He also acknowledged the “enormous contribution” that China’s government made to Costa Rican football with its generous donation of the San Jose National Stadium, which was inaugurated in 2011.

Li, the grandson of Chinese emigrants, was born in Costa Rica’s Pacific coast town of Puntarenas, and though he speaks no Chinese, has traveled to China on various occasions.

“I am very proud of my Chinese roots and of my ancestors,” said Li, whose career in football began with the founding of the Puntarenas football club, which went on to become a First Division team.








>>  China U17 basketball team scores first victory at WC

China’s U17 basketball men’s team beat Egypt 85-58 at the FIBA World Championship here on Monday of August 11.

Chinese center Hu Jinqiu, who plays for the Zhejiang Guangsha of China, topped the rebounding list with 14.7 boards per game.

The 16-year-old, 2.06 meter high center helped his team for the first victory of the tournament so far after three games in the preliminary round. China is ranked third in Group D and will face Italy in the last game of the group.

The United States beat Philippines 124-64 for the third wins in Group A on Monday.

In Monday’s other matches, Italy beat Spain 64-50 while Greece defeated Angola 62-51. Greece will face Australia, which lost to Canada 85-74.







>>  China to meet USA in FIBA U17 quarter-finals

China beat Italy 79-67 on Tuesday to advance into the quarter-finals of the FIBA U17 Basketball World Championships, facing Group A winners the United States in the knock-out round.

The Chinese team won the second game in row after losing the first two matches in the preliminary round to set up a meeting with the U.S. on Thursday of August 7.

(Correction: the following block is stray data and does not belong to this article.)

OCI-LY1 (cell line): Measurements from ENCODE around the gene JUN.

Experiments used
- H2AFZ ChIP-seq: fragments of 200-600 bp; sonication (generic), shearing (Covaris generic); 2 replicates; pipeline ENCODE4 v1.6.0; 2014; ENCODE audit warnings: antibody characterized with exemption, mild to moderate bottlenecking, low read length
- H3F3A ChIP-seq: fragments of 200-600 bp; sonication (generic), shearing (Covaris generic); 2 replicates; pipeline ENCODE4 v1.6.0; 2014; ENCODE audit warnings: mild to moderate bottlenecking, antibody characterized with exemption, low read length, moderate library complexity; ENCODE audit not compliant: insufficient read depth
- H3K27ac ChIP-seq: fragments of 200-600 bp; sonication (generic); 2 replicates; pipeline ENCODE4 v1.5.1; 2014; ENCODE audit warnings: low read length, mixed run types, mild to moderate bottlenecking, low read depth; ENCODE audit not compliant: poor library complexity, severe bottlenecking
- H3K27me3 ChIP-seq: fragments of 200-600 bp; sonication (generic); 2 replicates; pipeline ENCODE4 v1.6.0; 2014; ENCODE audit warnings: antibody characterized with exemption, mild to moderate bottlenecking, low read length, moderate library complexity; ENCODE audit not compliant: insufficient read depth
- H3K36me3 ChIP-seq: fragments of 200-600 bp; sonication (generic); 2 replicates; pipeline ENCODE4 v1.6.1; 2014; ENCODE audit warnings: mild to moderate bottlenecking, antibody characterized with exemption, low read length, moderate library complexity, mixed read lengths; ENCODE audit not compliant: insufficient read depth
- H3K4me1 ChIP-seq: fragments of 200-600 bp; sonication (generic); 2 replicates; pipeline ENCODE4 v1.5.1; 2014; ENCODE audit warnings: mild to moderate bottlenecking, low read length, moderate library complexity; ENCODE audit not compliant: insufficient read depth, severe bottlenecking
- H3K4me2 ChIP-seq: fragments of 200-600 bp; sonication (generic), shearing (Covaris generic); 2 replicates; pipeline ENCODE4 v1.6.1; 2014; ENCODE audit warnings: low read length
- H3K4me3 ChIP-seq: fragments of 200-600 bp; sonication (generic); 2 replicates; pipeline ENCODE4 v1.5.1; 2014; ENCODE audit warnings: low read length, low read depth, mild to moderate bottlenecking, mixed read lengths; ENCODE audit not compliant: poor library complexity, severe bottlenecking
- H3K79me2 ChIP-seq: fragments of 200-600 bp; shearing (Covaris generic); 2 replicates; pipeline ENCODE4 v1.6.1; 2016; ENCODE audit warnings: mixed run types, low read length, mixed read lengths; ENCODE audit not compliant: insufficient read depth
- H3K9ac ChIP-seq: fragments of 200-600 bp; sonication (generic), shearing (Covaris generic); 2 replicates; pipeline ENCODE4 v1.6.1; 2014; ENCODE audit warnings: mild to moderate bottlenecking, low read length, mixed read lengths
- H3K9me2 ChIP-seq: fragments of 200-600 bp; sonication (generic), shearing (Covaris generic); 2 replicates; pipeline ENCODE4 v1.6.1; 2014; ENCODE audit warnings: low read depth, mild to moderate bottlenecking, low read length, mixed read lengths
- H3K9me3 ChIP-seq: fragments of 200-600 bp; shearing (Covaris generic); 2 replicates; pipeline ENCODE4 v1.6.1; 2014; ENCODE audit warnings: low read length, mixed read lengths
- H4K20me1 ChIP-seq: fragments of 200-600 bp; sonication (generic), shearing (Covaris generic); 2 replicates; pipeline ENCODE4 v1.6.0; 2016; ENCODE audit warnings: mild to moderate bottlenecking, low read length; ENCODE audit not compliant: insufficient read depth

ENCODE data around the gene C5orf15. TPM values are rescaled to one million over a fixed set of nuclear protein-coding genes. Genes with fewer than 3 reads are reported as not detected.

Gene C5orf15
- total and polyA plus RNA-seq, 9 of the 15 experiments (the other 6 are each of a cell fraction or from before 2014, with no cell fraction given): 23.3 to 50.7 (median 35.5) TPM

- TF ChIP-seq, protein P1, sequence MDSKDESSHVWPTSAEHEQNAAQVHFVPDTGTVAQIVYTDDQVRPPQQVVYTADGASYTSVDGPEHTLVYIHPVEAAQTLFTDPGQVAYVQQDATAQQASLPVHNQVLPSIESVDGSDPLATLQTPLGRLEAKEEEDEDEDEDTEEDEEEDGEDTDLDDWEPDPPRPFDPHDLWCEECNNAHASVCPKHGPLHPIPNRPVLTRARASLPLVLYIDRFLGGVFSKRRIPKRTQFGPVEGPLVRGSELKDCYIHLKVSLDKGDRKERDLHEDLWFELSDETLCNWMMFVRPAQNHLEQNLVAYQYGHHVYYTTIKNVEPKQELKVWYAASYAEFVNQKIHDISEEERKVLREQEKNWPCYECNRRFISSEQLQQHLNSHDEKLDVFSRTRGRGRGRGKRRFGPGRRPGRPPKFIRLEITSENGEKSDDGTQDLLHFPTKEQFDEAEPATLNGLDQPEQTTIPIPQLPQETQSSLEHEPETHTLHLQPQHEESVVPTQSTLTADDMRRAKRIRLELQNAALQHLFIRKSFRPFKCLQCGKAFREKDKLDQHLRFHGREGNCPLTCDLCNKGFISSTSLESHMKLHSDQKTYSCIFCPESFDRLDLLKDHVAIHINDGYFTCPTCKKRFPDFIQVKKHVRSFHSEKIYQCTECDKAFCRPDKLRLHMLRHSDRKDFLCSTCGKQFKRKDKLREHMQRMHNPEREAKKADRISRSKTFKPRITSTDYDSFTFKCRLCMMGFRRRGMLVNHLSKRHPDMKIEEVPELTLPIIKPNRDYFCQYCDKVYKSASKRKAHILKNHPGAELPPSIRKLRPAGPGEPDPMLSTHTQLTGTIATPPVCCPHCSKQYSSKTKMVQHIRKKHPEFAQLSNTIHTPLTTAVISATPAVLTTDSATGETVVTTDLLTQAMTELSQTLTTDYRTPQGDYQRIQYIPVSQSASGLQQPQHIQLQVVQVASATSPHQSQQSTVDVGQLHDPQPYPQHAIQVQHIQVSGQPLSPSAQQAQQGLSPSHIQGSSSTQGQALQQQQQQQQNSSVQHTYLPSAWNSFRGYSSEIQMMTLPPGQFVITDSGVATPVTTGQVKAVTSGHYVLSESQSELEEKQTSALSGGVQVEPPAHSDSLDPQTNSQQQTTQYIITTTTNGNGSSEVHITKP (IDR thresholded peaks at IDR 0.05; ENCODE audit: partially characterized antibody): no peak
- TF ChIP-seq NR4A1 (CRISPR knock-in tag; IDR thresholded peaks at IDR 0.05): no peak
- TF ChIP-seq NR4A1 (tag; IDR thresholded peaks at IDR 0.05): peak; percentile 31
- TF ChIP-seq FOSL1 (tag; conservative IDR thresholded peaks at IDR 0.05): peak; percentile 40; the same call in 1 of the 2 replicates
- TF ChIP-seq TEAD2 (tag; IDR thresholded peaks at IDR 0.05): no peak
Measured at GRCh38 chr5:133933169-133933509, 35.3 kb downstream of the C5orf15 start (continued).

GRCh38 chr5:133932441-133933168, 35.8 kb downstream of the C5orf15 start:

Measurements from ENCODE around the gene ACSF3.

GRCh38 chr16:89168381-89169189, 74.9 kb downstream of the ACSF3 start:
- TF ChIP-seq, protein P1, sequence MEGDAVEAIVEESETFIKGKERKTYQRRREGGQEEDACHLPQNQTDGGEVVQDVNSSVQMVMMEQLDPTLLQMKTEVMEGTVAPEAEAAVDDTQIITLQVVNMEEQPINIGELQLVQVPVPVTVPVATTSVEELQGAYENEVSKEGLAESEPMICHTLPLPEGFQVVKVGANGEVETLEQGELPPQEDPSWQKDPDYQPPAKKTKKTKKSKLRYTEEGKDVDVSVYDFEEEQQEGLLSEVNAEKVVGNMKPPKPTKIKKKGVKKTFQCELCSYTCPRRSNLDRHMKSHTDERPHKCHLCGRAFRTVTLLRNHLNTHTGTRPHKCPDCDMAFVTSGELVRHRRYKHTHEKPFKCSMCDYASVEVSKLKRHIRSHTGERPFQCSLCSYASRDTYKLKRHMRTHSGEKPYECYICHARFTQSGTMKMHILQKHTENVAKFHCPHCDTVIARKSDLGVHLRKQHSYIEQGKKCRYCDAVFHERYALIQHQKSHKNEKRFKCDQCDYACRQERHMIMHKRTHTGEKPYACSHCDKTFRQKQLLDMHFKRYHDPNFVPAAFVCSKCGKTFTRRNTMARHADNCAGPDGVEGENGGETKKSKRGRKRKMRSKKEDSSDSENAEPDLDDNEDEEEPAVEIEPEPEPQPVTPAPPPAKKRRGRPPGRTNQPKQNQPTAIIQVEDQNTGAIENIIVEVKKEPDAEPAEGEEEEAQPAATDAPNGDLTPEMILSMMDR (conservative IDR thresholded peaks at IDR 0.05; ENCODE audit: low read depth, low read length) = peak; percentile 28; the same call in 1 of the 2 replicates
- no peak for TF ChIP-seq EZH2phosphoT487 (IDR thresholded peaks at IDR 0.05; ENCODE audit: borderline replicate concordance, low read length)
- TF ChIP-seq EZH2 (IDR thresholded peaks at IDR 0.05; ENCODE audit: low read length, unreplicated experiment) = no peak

Zhao Yanhao, who topped the scoring chart by 22.2 points per game in the tournament, led the Chinese to the victory, while his teammate Hu Jinqiu averaged 15.2 rebounds per game as the best rebounder.

Serbia also made to the last eight after beating the hosts United Arab Emirates 116-31 to face Canada in the next round. Australia, France, Puerto Rico and Spain also advanced.








>>  Uzbek President to visit China in mid August

By Xiong Zhengyan

Uzbek President Islam Karimov will pay a state visit to China from next Tuesday to Wednesday as guest of Chinese President Xi Jinping.

Chinese Foreign Ministry spokesman Qin Gang announced the visit in a statement issued on Tuesday of August 12.

Karimov came to Shanghai in May to attend the fourth summit of the Conference on Interaction and Confidence Building Measures in Asia.








>>  Taiwan reports first tourism surplus with mainland

By Han Miao, Du Bin and Chen Jianxing

Taiwan posted its first tourism surplus with the Chinese mainland this year since opening to mainland visitors in 2008, according to the island’s tourism authority.

Mainland travelers contributed about 3.63 billion U.S. dollars to the island’s tourism revenues in the first six months of this year, surpassing the 3.067 billion U.S. dollars Taiwanese brought to the mainland, data from the tourism authority showed.

The tourism deficit with the mainland shrank to 726 million U.S. dollars in 2013 from 4.151 billion U.S. dollars in 2008, the authority said.